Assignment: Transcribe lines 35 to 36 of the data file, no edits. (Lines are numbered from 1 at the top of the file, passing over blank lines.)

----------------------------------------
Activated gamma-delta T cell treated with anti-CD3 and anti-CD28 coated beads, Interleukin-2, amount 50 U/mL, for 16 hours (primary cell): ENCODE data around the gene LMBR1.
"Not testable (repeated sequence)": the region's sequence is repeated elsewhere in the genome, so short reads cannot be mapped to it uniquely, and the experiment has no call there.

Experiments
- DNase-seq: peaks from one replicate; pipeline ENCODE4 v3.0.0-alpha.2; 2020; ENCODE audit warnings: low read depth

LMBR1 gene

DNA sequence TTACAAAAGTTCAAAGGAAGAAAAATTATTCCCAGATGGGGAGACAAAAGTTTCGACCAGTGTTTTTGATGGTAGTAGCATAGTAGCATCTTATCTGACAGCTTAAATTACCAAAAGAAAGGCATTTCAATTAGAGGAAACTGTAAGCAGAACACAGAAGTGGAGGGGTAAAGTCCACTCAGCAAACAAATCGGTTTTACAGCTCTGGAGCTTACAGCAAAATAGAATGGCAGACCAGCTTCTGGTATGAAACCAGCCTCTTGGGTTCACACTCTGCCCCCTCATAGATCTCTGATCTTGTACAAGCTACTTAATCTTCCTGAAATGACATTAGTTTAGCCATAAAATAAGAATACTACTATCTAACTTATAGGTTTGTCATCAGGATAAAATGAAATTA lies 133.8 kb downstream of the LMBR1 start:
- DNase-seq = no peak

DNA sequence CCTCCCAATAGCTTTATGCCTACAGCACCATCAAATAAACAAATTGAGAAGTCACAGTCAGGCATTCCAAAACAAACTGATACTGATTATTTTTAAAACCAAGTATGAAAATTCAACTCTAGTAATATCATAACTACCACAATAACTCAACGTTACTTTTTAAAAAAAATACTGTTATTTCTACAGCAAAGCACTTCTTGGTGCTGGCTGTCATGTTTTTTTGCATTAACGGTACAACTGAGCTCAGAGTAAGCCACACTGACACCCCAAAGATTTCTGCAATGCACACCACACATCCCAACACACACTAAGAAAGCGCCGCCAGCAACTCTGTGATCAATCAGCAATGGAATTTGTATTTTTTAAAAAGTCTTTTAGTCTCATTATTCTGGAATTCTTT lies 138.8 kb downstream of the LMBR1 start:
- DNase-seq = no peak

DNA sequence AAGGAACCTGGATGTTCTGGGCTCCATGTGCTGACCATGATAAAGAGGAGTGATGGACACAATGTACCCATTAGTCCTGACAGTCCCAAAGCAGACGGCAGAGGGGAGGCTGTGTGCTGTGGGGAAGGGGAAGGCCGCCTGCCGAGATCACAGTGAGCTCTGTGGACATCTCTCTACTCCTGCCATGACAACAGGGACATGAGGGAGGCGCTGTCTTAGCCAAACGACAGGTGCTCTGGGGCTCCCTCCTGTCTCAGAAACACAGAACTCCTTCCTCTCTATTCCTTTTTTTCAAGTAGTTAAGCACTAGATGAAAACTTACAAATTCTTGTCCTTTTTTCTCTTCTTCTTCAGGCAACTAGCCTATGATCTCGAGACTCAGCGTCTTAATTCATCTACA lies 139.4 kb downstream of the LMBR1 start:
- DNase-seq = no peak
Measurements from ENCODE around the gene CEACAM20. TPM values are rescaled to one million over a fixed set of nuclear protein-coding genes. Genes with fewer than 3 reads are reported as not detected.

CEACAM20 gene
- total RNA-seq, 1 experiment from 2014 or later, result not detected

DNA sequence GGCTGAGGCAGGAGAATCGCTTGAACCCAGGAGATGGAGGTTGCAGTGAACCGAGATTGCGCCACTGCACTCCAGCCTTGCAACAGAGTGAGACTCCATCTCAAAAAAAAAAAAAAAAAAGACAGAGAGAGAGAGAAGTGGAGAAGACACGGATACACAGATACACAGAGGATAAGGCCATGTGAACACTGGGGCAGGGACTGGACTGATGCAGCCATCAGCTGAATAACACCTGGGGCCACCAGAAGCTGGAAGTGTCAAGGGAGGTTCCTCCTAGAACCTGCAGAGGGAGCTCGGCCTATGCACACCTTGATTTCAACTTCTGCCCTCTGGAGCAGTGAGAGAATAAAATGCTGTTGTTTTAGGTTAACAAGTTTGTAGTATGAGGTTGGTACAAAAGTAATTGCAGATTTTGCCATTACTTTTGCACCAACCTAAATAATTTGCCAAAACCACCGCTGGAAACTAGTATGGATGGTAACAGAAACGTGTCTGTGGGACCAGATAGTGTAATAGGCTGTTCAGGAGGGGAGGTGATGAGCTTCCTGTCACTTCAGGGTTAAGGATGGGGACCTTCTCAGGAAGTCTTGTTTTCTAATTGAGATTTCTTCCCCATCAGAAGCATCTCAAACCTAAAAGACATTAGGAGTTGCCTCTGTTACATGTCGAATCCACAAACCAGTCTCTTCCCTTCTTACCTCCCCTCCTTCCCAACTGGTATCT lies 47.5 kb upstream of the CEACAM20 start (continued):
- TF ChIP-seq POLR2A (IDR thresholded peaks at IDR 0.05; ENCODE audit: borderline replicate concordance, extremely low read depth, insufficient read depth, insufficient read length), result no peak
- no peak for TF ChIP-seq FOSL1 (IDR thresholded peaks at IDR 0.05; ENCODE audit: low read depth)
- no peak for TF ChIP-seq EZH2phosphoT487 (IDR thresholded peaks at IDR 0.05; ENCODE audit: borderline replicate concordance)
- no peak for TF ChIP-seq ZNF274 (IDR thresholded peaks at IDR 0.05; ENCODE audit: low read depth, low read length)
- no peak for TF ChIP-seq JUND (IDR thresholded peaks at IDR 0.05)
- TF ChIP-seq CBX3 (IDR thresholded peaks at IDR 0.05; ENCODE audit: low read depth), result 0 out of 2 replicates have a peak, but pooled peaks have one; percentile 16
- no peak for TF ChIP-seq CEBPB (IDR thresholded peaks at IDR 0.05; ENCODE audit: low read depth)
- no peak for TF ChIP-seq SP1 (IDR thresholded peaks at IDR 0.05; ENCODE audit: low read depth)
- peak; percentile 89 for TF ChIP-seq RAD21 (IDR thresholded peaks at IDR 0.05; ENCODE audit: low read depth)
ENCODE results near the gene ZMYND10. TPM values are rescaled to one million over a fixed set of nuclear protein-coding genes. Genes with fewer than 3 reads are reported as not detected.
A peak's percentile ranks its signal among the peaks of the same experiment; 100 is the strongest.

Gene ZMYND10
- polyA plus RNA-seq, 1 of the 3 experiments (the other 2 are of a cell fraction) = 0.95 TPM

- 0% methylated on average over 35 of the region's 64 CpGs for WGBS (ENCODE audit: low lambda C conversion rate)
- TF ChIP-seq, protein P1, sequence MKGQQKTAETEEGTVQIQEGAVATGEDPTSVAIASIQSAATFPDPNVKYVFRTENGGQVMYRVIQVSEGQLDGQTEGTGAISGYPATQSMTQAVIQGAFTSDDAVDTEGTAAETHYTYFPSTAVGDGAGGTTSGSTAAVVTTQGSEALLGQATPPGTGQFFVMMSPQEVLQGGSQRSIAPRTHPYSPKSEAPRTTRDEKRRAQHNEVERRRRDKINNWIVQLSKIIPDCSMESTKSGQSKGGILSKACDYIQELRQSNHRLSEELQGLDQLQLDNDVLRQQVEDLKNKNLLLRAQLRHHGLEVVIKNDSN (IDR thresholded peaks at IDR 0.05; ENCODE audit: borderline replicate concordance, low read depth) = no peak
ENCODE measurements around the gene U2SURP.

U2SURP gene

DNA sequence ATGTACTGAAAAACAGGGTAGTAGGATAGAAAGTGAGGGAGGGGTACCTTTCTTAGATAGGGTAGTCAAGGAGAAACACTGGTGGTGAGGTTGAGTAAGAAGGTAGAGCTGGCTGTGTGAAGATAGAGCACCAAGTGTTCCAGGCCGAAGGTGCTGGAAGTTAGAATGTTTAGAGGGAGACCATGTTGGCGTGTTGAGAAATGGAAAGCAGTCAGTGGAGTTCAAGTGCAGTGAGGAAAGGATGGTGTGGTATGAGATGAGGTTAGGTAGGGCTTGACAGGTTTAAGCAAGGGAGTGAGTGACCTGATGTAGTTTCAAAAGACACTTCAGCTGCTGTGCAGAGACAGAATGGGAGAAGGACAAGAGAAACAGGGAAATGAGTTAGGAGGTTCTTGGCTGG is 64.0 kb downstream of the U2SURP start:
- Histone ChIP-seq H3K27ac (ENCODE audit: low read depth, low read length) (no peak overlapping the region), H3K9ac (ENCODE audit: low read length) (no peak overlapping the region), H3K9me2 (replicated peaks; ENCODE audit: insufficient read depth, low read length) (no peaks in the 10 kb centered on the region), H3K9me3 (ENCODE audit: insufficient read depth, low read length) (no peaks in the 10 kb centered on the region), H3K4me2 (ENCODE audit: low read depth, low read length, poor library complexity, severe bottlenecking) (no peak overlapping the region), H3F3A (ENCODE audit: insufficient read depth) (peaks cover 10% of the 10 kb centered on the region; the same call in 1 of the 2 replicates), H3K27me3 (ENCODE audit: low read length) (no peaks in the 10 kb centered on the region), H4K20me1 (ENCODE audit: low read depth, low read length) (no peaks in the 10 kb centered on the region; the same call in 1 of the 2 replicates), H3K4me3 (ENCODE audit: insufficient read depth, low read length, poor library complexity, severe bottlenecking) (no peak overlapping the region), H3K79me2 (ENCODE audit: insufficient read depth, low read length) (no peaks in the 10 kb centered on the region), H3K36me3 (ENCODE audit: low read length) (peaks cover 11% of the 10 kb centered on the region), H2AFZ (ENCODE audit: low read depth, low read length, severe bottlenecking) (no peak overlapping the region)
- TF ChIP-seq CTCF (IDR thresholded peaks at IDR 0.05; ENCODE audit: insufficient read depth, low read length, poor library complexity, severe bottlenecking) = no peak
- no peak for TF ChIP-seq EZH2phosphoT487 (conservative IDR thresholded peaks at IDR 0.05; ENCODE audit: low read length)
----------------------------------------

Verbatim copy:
- TF ChIP-seq CTCF (IDR thresholded peaks at IDR 0.05; ENCODE audit: insufficient read depth, low read length, poor library complexity, severe bottlenecking) = no peak
- no peak for TF ChIP-seq EZH2phosphoT487 (conservative IDR thresholded peaks at IDR 0.05; ENCODE audit: low read length)